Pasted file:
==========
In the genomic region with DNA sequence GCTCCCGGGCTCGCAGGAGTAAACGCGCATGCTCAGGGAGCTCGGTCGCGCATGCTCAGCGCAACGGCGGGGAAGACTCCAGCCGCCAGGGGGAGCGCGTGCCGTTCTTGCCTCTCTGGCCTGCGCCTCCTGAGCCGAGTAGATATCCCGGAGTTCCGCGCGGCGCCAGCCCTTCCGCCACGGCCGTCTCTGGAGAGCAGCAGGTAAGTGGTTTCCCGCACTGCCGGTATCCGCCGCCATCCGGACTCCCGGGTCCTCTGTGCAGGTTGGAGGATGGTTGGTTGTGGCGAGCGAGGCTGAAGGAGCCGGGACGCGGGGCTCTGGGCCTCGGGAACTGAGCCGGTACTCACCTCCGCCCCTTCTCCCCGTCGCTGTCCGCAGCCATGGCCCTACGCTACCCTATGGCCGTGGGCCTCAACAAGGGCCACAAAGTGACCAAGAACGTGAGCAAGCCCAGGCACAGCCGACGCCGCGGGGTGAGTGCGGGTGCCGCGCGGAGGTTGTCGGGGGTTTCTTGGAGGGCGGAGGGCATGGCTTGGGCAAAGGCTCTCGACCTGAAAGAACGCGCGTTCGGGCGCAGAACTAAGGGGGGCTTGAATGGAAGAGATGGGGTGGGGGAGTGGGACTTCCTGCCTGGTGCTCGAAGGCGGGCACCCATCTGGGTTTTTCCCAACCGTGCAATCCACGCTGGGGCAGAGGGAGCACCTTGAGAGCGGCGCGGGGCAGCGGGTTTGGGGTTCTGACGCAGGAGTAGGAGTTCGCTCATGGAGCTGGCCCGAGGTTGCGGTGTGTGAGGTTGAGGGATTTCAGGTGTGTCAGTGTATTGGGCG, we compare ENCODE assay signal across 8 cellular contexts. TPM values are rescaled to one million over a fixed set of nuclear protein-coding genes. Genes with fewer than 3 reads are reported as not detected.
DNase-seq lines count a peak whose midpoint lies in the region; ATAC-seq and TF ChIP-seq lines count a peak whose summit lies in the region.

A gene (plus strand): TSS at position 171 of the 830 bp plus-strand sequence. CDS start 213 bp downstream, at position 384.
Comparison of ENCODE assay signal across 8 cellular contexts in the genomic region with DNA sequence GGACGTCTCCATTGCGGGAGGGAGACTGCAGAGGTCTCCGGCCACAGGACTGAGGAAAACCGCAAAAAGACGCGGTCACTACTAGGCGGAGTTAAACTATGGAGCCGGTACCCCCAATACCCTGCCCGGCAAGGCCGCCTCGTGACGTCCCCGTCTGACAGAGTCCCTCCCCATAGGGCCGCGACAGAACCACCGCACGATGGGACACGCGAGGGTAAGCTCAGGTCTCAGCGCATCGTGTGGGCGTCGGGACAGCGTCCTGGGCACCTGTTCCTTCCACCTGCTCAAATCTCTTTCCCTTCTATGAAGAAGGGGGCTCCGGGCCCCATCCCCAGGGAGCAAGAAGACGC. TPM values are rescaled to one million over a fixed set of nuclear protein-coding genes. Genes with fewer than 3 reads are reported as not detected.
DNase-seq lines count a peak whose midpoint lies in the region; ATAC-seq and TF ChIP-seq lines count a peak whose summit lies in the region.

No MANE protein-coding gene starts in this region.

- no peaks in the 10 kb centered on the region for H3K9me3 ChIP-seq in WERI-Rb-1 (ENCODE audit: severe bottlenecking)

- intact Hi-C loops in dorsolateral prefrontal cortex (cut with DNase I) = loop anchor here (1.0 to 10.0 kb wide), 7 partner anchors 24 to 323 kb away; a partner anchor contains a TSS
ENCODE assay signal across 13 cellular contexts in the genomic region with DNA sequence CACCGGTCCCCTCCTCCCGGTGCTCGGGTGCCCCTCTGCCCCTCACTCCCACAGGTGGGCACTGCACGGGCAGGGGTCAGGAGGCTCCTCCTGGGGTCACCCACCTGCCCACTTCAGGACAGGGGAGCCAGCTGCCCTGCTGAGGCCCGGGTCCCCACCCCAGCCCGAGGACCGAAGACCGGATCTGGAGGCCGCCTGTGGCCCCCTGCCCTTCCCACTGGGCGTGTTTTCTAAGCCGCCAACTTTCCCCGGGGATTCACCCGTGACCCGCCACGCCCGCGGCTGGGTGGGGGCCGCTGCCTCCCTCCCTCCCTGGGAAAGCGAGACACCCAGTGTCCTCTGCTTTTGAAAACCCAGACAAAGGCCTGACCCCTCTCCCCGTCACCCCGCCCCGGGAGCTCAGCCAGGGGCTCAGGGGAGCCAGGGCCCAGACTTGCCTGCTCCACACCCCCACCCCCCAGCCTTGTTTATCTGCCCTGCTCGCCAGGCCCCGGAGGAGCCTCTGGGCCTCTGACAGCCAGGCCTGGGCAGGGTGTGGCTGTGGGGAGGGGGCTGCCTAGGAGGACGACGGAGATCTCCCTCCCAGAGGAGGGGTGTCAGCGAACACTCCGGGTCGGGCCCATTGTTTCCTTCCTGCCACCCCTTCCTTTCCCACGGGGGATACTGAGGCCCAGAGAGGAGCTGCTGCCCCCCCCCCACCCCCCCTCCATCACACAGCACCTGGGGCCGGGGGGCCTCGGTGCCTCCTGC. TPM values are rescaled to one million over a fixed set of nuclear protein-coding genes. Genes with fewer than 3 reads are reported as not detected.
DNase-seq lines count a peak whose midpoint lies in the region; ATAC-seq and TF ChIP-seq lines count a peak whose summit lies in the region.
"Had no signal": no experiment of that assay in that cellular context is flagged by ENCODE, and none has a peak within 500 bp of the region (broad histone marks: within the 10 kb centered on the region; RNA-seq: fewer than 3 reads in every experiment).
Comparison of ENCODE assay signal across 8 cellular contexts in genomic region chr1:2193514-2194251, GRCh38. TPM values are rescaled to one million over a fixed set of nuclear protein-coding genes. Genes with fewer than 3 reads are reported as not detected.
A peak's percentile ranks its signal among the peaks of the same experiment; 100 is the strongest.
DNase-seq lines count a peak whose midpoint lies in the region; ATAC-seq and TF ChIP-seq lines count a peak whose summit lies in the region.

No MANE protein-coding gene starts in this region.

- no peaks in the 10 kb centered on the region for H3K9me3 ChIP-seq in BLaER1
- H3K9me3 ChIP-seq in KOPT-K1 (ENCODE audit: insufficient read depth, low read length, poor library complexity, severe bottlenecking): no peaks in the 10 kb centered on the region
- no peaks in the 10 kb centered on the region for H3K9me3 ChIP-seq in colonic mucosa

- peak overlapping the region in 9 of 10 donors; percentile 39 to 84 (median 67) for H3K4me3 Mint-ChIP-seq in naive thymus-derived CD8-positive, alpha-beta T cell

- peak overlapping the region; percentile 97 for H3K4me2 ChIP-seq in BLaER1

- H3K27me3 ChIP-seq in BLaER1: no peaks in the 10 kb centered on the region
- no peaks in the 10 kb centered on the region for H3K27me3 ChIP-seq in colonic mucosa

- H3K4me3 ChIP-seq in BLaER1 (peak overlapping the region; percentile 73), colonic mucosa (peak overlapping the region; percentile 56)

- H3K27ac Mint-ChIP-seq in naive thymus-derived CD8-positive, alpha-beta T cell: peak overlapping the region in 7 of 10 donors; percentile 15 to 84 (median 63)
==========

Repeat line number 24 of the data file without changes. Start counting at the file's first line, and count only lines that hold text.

- H3K27ac Mint-ChIP-seq in naive thymus-derived CD8-positive, alpha-beta T cell: peak overlapping the region in 7 of 10 donors; percentile 15 to 84 (median 63)